Which is where I've apparently gone all wrong. Because it gets lonely being the good host and efficent Embassy. All people know is that when they put down their coffee cup, a coaster magically appears. When they lift their feet, wow, there's an ottoman. They wonder, "Where's that Embassy lady, Irene?" and imagine I'm off having a great time going about my culturally engrossing Embassy duties, and don't for a moment notice that I'm right there, moderating the Muzak so that it's ever at just the right audio level, changing tapes on the VCR so you never get a blank tube or nasty static. They might think about how maybe a party took some extra work, because they happened to notice it and had a great time that they won't forget. But what about all the great times you forget just because you're so damned comfortable???? I'm telling you, it gets lonely manufacturing them. No one ever thinks to tell me I'm doing a great job, because everything is so ultimately unnoticeable. I was thinking it would be different being an Embassy as well as the BigSofa, that I'd feel a little less isolated. Unable to create imminently generic perfection for all the different kinds of people Wymsey would send my way, despite my best intentions, a visitor or two would feel a bit of conflict when crossing the threshold. Go, "Oh, this is different." Because I hoped it was impossible to be perfectly innocuously irrelevant to everyone, when being perfectly innocuously irrelevant is the natural state of affairs around here. It's what I do. Create those mundane, inconsequential moments that the visitor sleepwalks through so they can really appreciate the bright dream world of the remainder of their internet experience.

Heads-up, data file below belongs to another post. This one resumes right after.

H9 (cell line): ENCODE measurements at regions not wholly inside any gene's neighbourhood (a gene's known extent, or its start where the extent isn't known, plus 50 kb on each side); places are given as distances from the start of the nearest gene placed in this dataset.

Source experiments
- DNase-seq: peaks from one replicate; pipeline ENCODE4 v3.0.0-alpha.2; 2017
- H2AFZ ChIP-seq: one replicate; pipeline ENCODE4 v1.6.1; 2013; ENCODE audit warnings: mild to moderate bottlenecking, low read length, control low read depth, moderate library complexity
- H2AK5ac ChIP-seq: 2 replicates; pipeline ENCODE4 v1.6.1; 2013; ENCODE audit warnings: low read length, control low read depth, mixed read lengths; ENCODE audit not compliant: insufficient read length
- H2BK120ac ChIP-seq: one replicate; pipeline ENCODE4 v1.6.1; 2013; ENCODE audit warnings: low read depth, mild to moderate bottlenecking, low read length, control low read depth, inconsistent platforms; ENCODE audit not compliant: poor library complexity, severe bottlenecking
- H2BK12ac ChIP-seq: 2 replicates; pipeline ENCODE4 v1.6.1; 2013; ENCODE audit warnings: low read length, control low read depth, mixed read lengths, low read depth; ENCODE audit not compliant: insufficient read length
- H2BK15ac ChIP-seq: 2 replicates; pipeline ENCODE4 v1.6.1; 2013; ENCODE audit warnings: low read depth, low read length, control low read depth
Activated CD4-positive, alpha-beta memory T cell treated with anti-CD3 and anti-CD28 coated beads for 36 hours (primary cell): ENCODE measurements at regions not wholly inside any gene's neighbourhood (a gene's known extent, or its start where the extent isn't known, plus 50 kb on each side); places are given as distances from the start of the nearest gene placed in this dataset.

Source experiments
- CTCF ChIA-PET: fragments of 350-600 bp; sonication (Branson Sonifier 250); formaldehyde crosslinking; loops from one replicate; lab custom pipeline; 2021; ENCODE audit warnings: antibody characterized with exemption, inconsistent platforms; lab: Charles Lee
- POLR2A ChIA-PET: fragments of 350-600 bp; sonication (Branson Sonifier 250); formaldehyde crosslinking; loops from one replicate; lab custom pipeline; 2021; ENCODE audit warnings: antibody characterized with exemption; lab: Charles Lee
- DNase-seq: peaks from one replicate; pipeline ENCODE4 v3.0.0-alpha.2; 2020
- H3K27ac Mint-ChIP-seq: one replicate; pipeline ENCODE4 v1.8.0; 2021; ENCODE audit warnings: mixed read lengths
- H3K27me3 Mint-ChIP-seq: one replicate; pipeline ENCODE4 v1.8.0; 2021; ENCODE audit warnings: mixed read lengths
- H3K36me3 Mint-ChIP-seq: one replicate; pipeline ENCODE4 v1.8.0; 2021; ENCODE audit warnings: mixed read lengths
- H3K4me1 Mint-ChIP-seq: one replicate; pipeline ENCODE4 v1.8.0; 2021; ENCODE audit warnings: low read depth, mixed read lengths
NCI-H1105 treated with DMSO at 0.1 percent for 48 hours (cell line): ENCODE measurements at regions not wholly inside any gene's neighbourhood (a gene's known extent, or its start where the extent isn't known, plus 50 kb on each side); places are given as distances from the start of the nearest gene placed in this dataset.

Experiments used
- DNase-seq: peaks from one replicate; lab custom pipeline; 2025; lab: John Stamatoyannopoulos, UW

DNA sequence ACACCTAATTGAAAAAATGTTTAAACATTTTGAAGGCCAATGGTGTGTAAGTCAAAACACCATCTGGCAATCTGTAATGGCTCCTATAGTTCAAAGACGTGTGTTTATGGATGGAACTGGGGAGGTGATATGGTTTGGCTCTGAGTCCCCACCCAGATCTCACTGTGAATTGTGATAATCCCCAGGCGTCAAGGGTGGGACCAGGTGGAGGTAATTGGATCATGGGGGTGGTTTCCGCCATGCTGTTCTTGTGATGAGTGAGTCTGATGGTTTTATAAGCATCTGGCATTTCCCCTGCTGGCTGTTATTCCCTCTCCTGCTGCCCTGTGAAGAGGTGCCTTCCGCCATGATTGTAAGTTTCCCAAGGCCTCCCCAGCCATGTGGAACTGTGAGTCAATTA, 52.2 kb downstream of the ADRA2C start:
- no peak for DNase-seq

You're going to regret that my purpose in life is creating some conflict within the indefinable Irene. You're going to start noticing the stains on the sofa that I have been unable to get out and have been covering with a camoflauge blanket. You're going to notice your handprint in the dust on the table, someone else's lipprint on your tea glass. And you're going to say, "Wow, that Irene really has fallen down on the job!" Horribly enough, it's not even my intention that you notice these things; it's just going to start happening. Because I have failed by being so terribly successful and quite frankly I don't know how to deal with it.
Or maybe things will continue on as they have been without interruption. For example, I started out with the intent of really writing something, but once again my ideas have been crowded out by inconsequence. What can I say? That I tried? Phffft.
What it comes down to is that Illumination sucks. I no longer get to be opinionated.
No, it's not "all that" being Irene de Mandible.